6. The method as described in claim 5 wherein the object is a dental item.

7. The method as described in claim 5 wherein the illumination image is a full illumination image.

8. A method for obtaining a 3D model of an object, comprising: projecting a dense laser pattern onto the object; observing the dense laser pattern and any associated speckle from the position by capturing at least two images P1 and P2 from different offset locations of the laser pattern incident on the object; matching equivalent pairs of speckle features between the two images; and using photogrammetry to determine 3D coordinates for each matched pixel.

9. A computer-readable medium having computer-executable instructions for performing the method steps of claim 1.

10. A computer-readable medium having computer-executable instructions for performing the method steps of claim 8.

11. Apparatus comprising a processor, and a computer-readable medium, the computer-readable medium having processor-executable instructions for performing the method steps of claim 1.

12. Apparatus comprising a processor, and a computer-readable medium, the computer-readable medium having processor-executable instructions for performing the method steps of claim 8.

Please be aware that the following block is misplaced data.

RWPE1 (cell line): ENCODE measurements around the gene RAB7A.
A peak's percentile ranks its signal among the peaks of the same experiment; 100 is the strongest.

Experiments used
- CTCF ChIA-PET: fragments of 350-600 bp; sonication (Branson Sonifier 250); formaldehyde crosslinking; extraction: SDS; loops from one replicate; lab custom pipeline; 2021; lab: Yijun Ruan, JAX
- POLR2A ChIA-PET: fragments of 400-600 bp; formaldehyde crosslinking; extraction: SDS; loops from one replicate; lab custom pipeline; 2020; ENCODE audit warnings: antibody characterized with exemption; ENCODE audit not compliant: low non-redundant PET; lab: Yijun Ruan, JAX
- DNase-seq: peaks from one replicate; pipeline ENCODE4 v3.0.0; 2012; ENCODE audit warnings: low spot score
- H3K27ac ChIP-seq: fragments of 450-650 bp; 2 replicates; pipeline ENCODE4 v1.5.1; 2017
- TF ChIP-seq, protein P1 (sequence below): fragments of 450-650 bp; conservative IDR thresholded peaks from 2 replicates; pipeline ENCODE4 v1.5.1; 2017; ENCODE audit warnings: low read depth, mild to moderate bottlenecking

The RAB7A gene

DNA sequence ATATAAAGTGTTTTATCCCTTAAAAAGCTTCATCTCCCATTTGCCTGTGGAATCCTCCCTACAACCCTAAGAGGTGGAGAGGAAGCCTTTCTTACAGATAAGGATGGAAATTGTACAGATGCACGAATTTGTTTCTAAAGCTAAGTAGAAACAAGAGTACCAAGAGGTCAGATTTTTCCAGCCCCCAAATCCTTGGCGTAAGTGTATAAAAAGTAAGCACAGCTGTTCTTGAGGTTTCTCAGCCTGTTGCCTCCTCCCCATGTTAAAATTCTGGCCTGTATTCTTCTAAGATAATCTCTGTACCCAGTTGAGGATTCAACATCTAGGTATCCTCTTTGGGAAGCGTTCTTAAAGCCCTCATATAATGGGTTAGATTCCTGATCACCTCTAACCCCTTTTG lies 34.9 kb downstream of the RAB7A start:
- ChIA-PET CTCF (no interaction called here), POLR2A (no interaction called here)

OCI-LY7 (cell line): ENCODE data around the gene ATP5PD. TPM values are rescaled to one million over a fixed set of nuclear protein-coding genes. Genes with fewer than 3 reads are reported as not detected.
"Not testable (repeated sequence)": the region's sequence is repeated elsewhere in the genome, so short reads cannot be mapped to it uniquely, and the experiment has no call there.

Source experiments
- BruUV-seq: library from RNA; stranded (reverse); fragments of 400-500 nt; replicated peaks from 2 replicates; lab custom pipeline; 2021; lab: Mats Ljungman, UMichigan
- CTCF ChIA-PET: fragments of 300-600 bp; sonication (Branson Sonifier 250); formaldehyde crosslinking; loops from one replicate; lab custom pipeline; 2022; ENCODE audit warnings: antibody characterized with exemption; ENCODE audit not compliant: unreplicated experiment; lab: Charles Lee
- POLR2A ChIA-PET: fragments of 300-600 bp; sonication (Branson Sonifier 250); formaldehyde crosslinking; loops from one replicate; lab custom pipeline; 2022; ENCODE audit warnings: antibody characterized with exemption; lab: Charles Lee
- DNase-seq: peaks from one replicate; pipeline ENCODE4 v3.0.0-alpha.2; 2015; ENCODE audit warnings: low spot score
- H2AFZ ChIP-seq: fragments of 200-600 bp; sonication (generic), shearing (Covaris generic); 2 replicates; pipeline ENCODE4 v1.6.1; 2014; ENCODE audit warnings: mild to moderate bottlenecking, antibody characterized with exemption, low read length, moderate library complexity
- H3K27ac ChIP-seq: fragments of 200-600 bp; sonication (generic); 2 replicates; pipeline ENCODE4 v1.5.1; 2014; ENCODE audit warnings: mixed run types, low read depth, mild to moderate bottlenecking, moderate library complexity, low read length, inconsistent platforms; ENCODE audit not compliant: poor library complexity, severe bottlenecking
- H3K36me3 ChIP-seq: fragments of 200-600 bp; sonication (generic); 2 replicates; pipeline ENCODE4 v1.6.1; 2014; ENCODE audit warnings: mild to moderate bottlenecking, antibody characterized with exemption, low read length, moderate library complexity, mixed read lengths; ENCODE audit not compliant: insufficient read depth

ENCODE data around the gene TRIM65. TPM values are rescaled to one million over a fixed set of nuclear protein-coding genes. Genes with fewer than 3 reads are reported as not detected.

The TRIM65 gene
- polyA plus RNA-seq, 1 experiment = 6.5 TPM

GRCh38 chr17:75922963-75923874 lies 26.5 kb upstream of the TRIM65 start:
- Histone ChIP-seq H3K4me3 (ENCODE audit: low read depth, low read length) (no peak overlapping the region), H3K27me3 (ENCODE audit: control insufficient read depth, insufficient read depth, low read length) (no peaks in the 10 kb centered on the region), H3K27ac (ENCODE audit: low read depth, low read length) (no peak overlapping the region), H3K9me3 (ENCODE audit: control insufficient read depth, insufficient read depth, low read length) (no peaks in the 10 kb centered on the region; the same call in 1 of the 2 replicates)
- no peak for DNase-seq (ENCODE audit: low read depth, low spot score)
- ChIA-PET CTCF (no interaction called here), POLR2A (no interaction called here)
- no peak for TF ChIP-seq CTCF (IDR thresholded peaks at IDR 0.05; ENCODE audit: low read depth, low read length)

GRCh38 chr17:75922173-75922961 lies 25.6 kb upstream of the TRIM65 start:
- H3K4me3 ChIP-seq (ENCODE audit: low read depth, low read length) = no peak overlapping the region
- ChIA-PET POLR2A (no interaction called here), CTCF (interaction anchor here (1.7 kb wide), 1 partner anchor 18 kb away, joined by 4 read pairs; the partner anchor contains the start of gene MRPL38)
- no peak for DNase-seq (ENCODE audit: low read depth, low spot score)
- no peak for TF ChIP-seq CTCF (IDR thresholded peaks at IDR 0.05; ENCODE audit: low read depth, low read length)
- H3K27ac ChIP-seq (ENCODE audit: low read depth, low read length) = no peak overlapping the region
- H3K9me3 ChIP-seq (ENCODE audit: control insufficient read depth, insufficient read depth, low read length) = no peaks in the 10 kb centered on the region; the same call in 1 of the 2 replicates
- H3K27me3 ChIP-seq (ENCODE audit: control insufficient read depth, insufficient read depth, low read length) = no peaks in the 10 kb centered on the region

13. An imaging system, comprising: an intra-oral digitizer, comprising: a light source having collimating optics configured to generate a collimated beam of light; a scanner optically coupled to the light source and configured to scan the collimated beam along at least two axes; a first optics relay coupled to the scanner and configured to relay the scanned collimated beam of light towards a dental object to be imaged, wherein over a given scanning period the scanned collimated beam of light generates a pattern comprising a set of segments; a first image sensor; a second image sensor; a second optics relay, co-linear to the first optics relay, configured to relay a reflection of the scanned collimated beam toward the first image sensor, wherein over the given scanning period the reflection of the scanned collimated beam on the first image sensor comprises a first modified pattern; and a third optics relay, co-linear to the first optics relay, configured to relay a reflection of the scanned collimated beam toward the second image sensor, wherein over the given scanning period the reflection of the scanned collimated beam on the first image sensor comprises a second modified pattern; and a computer coupled to the intra-oral digitizer that (a) uses at least the first and second modified patterns to generate a 3D model of a surface of the dental object, (b) uses the 3D model in conjunction with at least first and second images of the dental object to find matching pixels between the first and second images, and (c) uses photogrammetry to determine 3D coordinates for each matched pixel.